Cavaliers unlikely to score a big star

The Cavaliers will finally learn during Tuesday
night’s lottery where they are drafting next month. Unfortunately, there
isn’t a set of pingpong balls on the planet that will improve the
quality of this draft.

We’ve heard for months this could be the worst draft in 25 years, but just how bad is it?

This bad: One NBA talent evaluator
said last week he isn’t sure there is a future All-Star anywhere in this
draft. To put that in perspective, every draft between 1978 and 2008
has produced at least three All-Stars, except one year (2007). That
draft is still too young to judge, since guys like Mike Conley, Jeff
Green and Joakim Noah could still make an All-Star team before their
careers are through.

And to be fair, no one thought Manu
Ginobili would be a two-time All-Star, otherwise he wouldn’t have lasted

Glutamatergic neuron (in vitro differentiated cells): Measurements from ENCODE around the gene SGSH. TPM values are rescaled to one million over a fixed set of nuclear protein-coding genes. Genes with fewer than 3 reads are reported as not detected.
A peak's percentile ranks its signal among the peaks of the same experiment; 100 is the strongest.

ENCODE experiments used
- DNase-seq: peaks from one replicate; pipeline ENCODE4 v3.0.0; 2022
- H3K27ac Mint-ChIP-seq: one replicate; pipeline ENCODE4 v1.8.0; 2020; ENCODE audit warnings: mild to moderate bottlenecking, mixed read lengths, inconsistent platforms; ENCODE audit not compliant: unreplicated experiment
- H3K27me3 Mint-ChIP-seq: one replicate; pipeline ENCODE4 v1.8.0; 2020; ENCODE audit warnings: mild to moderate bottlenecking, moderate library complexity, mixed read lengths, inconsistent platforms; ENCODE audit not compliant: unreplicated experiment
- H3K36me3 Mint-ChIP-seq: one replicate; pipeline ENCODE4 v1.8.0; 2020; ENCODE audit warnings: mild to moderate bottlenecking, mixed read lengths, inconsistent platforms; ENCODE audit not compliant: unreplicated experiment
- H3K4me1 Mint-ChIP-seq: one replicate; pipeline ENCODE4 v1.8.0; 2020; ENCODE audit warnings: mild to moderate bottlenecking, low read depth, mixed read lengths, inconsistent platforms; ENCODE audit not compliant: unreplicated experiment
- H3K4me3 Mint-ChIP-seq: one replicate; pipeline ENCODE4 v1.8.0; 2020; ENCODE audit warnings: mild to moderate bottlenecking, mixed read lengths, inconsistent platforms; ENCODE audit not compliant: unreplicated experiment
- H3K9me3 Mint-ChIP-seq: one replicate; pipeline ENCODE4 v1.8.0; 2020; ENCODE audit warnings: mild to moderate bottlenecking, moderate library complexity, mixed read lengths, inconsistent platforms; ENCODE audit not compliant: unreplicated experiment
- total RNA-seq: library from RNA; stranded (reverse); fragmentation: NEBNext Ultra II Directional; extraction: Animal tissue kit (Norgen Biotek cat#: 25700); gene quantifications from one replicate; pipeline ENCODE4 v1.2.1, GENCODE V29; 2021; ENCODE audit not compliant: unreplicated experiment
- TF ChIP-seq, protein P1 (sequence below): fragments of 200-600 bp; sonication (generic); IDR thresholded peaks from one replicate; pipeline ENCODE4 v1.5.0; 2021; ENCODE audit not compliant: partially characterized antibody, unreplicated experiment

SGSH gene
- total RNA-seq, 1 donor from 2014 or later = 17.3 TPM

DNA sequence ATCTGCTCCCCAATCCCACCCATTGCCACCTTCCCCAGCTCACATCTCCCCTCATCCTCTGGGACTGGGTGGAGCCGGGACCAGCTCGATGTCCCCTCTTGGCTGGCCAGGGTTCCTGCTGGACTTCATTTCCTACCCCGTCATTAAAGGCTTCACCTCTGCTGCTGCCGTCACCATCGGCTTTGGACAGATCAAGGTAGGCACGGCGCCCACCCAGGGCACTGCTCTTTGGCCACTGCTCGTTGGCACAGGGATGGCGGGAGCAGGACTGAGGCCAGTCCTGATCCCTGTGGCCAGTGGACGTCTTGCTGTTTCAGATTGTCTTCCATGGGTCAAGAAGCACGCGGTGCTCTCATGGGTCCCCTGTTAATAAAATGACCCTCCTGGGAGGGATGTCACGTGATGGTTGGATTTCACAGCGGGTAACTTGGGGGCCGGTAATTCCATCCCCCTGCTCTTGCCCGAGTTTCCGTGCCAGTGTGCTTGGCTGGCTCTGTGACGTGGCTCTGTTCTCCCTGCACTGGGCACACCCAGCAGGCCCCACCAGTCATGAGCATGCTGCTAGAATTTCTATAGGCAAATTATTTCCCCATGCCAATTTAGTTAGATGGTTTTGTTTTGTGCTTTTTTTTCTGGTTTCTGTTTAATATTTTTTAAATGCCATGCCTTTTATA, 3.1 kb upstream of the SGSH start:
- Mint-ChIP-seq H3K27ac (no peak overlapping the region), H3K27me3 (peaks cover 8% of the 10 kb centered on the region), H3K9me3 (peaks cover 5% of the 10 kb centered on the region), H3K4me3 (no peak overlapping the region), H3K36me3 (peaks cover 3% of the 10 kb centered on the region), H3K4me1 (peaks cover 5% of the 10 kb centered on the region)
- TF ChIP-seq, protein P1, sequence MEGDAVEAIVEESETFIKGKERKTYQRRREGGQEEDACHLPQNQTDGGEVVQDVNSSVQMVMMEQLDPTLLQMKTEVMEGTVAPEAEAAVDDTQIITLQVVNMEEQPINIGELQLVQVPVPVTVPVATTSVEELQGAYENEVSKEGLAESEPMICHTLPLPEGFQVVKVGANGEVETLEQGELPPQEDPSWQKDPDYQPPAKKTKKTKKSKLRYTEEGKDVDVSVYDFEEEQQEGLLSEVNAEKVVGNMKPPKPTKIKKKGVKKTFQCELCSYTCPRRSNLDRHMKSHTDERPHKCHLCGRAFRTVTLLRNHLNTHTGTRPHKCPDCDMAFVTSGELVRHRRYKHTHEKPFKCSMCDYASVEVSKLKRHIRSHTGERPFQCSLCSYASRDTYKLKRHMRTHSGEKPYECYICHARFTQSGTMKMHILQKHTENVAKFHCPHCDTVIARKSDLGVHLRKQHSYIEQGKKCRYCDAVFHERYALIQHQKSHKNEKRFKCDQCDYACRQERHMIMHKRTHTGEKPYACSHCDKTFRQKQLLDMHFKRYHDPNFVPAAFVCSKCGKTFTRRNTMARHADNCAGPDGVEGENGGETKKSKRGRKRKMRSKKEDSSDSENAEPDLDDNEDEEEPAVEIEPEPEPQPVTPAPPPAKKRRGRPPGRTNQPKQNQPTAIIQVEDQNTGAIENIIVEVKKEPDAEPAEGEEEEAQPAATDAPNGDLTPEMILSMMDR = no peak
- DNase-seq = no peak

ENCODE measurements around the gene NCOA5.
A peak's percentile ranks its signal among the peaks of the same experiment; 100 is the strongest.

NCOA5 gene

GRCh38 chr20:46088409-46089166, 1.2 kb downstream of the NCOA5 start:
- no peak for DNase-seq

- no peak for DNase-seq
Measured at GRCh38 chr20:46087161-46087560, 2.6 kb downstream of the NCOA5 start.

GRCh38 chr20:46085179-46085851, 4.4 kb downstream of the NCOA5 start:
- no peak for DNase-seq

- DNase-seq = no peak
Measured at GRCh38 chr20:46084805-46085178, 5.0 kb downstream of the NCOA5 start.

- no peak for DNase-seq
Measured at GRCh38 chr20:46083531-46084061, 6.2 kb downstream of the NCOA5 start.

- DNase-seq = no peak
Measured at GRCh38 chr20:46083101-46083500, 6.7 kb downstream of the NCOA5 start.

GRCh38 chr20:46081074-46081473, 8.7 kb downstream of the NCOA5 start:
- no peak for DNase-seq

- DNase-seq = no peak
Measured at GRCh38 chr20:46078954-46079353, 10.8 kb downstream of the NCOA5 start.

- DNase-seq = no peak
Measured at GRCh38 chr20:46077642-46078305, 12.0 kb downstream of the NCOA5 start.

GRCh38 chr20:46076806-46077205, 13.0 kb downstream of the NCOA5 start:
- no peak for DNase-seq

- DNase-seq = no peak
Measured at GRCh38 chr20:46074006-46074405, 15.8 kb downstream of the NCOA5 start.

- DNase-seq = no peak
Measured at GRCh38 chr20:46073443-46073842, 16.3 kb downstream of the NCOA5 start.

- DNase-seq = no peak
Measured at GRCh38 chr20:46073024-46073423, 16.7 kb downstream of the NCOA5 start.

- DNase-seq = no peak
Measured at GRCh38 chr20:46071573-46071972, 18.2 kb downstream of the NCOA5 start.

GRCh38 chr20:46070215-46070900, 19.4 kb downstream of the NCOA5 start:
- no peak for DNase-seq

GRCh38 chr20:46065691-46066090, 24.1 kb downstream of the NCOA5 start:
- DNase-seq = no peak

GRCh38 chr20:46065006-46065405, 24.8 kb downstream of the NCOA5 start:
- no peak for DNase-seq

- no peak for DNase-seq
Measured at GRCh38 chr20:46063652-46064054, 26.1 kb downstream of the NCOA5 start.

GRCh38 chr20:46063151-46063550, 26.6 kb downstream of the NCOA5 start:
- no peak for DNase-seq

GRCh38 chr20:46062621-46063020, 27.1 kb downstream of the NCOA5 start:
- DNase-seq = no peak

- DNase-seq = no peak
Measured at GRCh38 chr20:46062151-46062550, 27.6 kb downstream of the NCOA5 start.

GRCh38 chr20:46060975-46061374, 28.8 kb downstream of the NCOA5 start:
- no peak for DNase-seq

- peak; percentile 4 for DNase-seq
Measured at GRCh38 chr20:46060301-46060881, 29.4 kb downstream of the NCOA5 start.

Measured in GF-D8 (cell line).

until the 57th pick in 1999. So no one will really know how good or bad
this draft is until at least five years from now.

What is fair and obvious is that an
already thin pool was crippled by Jared Sullinger, Perry Jones and
Harrison Barnes choosing to return to school for another year. Barnes
particularly could’ve really helped the Cavs, who arguably had the worst
collection of wing players in the league last season.

But the lack of talent in this draft
isn’t news to the organization. They essentially purchased the Los
Angeles Clippers’ lottery pick for $12 million (the difference between
Mo Williams’ contract and Baron Davis’ contract) knowing full well this
was a weak crop.

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